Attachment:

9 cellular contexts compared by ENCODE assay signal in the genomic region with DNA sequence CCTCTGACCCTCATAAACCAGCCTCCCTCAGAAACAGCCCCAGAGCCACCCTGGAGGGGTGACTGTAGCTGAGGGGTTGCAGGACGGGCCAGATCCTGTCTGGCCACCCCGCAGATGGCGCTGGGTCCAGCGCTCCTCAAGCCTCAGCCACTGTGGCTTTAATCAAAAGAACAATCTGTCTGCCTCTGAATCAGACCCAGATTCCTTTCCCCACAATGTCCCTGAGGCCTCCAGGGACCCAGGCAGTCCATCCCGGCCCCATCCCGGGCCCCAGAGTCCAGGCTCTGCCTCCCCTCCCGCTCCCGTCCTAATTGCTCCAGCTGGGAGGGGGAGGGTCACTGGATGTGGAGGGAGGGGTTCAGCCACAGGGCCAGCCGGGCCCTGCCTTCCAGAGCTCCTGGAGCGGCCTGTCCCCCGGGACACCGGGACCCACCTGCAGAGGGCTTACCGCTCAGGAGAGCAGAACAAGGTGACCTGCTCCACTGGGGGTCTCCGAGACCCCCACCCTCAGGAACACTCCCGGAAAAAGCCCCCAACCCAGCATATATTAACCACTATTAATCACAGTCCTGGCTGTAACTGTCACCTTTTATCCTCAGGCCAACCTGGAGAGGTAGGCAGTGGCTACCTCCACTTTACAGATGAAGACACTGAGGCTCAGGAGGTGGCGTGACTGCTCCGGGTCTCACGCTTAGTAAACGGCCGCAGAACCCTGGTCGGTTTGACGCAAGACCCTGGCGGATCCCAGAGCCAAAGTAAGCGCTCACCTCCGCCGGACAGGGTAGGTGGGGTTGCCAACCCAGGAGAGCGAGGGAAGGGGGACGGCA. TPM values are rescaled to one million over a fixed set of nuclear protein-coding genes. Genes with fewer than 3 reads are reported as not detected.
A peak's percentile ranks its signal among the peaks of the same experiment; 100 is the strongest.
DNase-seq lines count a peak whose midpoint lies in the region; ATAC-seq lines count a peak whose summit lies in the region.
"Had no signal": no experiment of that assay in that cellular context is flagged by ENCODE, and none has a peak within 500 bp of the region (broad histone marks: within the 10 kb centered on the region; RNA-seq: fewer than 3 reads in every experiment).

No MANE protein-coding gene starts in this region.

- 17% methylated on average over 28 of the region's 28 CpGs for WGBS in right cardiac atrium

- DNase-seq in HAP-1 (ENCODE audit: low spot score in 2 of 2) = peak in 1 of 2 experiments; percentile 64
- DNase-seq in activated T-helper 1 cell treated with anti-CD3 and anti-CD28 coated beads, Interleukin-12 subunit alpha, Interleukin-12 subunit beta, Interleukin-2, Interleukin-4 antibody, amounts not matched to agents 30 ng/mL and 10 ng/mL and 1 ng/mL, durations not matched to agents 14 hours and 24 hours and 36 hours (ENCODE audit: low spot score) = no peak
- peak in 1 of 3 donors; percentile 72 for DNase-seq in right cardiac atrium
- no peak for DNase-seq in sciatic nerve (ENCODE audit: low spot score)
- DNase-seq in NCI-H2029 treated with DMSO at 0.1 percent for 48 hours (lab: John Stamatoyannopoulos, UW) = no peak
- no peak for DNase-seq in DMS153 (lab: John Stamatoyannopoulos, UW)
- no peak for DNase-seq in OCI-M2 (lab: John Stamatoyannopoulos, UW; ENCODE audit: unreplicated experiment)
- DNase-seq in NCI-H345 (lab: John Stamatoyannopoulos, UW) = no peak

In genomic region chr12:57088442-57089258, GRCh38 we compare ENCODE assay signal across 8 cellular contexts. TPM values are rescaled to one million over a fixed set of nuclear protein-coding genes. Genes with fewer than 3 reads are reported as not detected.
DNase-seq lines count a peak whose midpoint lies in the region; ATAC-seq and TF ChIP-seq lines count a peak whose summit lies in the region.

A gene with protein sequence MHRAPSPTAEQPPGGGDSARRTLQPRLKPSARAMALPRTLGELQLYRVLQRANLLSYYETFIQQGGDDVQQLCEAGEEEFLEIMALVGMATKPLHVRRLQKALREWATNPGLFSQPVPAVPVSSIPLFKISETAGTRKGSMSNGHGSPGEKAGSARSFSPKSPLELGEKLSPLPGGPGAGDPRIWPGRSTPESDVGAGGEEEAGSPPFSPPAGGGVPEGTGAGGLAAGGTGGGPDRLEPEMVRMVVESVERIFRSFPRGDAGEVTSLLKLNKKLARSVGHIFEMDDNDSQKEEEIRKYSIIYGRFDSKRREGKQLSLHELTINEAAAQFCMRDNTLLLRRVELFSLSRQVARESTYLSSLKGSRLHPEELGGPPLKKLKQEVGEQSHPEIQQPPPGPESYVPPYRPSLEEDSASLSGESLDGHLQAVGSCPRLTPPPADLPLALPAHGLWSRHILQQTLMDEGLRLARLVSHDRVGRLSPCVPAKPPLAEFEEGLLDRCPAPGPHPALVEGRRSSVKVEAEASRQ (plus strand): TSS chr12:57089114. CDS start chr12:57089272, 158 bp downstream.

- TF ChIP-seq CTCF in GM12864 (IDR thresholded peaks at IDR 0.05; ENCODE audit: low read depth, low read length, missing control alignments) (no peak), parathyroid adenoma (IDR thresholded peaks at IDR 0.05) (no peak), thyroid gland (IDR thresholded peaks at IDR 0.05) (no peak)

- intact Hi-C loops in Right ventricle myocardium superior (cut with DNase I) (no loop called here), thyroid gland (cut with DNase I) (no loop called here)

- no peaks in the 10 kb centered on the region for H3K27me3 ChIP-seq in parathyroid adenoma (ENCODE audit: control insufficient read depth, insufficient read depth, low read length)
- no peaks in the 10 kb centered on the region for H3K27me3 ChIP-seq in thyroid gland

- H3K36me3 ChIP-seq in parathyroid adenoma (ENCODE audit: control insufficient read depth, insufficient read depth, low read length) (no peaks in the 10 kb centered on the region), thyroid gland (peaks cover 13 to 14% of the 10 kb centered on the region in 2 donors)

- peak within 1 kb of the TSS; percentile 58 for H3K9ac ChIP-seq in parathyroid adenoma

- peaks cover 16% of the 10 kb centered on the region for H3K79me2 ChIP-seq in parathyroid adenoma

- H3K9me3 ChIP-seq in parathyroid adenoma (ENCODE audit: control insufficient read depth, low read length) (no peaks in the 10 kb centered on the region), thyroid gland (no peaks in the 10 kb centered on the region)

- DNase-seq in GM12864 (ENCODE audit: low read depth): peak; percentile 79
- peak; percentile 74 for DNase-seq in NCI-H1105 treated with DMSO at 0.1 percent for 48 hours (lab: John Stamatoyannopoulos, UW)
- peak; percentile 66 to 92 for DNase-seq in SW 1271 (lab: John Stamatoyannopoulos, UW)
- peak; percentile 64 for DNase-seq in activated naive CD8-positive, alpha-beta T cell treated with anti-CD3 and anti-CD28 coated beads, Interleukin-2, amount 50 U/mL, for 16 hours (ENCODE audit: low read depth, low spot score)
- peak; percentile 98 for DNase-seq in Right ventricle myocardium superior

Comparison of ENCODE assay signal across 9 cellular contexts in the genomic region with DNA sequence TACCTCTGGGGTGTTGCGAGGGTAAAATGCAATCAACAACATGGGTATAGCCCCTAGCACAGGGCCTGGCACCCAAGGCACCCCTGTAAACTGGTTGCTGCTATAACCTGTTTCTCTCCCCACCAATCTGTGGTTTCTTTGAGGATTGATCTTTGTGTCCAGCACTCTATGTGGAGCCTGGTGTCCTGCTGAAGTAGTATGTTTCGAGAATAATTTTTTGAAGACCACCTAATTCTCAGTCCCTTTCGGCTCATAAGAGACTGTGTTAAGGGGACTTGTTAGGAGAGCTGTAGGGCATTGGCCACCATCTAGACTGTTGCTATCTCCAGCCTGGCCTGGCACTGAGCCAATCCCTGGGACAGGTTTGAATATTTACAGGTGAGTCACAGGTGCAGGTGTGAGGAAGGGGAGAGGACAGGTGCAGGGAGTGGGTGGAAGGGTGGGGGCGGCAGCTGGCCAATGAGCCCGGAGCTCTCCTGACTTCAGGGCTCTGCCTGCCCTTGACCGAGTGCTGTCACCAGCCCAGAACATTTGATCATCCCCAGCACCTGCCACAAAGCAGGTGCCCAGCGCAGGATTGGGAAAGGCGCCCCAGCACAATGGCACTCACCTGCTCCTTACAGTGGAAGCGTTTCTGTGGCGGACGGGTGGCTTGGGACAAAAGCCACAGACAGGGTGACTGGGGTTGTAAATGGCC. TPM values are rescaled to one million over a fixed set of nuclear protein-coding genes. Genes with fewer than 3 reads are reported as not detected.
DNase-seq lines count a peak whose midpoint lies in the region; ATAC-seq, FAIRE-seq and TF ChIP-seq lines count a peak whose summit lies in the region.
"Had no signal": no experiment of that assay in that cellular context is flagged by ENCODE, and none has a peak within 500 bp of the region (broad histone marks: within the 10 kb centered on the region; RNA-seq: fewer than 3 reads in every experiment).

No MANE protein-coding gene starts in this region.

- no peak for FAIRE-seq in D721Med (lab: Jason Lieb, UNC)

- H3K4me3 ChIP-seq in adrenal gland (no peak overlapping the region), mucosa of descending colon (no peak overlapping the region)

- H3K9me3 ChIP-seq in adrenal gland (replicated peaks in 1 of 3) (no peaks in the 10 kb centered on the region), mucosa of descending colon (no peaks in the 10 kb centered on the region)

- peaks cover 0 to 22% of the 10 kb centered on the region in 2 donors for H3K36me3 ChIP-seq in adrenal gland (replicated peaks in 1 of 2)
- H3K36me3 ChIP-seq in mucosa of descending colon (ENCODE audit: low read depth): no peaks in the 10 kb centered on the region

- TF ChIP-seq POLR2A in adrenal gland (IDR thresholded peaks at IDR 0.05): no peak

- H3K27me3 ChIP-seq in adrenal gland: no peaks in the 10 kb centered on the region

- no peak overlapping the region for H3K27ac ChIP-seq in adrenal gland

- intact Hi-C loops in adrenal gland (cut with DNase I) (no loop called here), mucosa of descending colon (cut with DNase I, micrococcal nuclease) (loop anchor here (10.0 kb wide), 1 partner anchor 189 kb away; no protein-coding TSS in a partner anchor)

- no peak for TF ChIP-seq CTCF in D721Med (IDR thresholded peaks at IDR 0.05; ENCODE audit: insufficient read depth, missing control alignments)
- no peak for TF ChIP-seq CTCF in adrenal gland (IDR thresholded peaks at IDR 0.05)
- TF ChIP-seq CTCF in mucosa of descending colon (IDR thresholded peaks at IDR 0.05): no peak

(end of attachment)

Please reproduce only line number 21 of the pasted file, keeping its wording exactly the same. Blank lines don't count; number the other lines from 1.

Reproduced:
- no peaks in the 10 kb centered on the region for H3K27me3 ChIP-seq in thyroid gland